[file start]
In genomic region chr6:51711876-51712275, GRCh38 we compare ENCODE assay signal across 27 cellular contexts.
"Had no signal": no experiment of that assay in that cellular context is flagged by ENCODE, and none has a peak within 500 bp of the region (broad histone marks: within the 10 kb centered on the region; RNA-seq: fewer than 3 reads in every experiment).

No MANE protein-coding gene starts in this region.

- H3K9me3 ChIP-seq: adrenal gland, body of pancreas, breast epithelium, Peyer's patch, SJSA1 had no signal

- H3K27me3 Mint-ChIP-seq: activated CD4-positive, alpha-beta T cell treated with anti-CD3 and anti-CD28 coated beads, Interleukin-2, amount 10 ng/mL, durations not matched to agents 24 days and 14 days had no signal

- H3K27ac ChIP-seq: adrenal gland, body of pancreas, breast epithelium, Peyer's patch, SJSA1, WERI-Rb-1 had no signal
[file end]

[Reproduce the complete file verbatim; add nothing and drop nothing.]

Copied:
In genomic region chr6:51711876-51712275, GRCh38 we compare ENCODE assay signal across 27 cellular contexts.
"Had no signal": no experiment of that assay in that cellular context is flagged by ENCODE, and none has a peak within 500 bp of the region (broad histone marks: within the 10 kb centered on the region; RNA-seq: fewer than 3 reads in every experiment).

No MANE protein-coding gene starts in this region.

- H3K9me3 ChIP-seq: adrenal gland, body of pancreas, breast epithelium, Peyer's patch, SJSA1 had no signal

- H3K27me3 Mint-ChIP-seq: activated CD4-positive, alpha-beta T cell treated with anti-CD3 and anti-CD28 coated beads, Interleukin-2, amount 10 ng/mL, durations not matched to agents 24 days and 14 days had no signal

- H3K27ac ChIP-seq: adrenal gland, body of pancreas, breast epithelium, Peyer's patch, SJSA1, WERI-Rb-1 had no signal